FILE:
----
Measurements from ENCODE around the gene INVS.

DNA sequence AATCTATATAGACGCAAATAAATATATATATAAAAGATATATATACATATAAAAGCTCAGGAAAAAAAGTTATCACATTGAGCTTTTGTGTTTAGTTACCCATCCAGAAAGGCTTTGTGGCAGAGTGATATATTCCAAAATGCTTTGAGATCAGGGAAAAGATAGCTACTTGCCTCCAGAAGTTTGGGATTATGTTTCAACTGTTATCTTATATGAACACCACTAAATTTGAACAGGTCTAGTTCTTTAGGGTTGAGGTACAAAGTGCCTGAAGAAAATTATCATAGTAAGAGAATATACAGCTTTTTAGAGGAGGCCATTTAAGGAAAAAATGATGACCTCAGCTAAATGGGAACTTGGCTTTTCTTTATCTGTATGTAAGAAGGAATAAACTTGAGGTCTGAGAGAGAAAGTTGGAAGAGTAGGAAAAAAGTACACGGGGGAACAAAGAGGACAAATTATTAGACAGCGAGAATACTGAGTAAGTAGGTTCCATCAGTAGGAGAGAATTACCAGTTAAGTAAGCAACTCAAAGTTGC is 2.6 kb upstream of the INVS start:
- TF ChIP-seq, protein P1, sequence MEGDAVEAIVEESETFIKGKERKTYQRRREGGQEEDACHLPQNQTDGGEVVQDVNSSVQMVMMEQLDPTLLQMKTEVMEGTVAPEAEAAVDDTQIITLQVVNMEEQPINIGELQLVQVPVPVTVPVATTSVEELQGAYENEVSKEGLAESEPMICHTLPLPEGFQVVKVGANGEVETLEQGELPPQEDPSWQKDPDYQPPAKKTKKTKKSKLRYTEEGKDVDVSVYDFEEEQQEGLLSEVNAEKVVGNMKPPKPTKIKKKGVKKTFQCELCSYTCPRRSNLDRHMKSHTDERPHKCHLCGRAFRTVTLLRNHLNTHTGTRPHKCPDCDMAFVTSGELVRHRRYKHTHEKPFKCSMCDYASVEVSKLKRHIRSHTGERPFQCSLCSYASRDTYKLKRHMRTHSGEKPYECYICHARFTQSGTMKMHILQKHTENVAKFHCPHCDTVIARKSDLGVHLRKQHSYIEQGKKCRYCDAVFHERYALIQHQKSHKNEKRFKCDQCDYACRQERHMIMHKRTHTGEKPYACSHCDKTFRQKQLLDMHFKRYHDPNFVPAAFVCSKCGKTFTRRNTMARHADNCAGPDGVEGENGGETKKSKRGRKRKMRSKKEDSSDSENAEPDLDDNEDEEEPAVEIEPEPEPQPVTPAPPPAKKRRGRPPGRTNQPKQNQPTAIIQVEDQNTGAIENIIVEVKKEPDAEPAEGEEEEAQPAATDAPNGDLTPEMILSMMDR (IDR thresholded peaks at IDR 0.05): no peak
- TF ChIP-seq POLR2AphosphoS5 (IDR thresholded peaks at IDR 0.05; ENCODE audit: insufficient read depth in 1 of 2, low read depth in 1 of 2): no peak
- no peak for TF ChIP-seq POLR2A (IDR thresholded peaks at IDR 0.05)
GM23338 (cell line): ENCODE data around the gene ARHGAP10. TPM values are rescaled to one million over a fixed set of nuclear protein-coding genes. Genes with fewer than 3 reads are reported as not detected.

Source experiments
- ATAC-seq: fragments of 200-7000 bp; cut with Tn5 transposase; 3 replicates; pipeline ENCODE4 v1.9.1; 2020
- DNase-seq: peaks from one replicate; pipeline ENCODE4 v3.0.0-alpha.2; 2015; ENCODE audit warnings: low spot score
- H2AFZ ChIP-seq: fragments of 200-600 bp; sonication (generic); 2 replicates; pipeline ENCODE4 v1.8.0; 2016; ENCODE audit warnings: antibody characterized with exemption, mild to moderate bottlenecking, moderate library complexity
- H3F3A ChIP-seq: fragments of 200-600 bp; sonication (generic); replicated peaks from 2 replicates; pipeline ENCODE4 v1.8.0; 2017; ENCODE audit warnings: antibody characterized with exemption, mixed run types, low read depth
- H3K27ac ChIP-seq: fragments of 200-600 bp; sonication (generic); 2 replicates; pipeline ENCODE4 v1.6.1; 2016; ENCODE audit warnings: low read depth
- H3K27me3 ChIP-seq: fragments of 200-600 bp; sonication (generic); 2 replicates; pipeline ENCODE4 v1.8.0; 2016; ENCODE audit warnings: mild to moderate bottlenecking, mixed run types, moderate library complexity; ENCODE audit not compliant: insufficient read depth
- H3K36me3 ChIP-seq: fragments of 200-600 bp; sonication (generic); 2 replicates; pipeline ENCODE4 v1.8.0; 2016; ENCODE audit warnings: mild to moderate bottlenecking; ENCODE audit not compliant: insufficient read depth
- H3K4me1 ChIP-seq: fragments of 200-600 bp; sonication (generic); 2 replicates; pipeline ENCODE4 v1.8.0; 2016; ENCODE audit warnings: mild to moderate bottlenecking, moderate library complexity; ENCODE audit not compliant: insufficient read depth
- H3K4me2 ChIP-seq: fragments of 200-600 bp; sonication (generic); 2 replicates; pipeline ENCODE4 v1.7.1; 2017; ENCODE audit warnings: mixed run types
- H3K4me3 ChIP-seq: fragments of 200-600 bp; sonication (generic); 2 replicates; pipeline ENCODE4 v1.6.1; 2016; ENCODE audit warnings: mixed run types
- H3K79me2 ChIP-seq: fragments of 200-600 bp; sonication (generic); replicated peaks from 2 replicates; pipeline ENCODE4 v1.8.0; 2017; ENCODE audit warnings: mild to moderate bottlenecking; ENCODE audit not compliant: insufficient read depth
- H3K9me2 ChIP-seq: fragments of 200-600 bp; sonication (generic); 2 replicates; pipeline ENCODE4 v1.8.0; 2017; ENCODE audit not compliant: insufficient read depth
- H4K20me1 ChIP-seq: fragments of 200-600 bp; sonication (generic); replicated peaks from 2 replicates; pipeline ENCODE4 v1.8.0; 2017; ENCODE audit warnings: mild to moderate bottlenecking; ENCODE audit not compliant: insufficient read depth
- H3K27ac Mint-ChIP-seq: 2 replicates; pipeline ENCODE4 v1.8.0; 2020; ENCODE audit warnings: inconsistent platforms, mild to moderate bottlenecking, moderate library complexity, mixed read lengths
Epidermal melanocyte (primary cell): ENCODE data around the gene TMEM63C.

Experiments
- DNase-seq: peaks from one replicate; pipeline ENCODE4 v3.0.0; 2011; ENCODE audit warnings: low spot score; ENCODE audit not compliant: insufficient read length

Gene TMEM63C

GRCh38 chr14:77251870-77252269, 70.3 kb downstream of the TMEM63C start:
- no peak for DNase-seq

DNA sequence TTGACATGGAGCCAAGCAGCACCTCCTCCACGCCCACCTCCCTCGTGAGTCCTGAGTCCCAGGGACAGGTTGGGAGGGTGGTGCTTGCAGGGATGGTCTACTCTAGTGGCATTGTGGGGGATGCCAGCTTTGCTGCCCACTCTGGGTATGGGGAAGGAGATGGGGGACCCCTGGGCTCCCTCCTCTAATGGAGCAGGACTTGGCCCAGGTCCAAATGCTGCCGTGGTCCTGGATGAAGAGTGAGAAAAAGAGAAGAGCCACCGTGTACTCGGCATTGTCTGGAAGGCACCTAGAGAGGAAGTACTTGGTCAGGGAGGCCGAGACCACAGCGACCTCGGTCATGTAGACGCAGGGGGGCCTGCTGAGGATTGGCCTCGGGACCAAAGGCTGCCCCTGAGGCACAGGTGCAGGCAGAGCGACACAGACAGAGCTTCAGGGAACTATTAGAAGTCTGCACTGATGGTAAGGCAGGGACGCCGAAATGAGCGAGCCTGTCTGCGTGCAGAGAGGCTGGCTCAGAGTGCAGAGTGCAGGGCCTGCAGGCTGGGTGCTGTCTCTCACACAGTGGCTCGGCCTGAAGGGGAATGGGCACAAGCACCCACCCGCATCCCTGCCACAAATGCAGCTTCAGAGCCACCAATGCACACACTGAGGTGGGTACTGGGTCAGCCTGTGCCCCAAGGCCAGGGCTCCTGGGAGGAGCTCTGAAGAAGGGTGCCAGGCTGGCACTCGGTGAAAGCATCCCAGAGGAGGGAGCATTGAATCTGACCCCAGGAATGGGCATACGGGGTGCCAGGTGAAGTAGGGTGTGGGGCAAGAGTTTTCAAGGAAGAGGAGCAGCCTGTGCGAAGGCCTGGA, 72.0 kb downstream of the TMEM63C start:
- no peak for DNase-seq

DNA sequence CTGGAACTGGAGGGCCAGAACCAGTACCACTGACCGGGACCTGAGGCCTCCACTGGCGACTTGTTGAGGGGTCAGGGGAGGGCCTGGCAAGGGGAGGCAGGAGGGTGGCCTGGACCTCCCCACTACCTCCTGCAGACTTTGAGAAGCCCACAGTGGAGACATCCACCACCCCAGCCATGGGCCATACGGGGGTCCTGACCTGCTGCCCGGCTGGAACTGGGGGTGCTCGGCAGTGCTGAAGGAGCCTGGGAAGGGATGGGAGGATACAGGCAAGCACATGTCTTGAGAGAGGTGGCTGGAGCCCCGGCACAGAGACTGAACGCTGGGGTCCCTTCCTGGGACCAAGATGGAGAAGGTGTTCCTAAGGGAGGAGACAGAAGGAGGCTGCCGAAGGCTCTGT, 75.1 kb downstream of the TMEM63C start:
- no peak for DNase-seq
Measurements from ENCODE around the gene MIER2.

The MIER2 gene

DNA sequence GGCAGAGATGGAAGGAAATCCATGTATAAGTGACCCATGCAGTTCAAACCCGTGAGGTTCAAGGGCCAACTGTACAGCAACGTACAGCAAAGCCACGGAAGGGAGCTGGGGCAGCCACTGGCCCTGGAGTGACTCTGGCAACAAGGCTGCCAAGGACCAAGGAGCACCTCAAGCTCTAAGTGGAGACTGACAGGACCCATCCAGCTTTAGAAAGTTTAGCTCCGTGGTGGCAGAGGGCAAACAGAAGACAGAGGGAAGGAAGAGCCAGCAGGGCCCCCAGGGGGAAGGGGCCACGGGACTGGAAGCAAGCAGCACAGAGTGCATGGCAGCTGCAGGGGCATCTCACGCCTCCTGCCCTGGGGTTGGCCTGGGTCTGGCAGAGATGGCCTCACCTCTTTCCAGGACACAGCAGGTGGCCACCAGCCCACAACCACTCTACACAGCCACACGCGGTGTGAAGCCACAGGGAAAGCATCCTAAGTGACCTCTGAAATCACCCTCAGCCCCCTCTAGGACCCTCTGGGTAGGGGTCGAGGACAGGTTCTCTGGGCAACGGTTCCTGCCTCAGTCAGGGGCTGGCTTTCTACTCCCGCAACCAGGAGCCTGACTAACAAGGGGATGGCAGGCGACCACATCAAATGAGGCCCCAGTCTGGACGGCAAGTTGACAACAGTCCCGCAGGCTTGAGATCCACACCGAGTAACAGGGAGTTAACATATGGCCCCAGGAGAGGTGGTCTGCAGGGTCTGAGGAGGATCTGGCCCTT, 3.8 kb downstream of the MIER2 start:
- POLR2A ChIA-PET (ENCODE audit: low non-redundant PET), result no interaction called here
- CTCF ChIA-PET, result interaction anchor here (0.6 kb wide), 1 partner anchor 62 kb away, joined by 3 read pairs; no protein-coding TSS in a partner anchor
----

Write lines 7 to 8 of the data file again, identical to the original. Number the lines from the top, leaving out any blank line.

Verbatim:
Source experiments
- ATAC-seq: fragments of 200-7000 bp; cut with Tn5 transposase; 3 replicates; pipeline ENCODE4 v1.9.1; 2020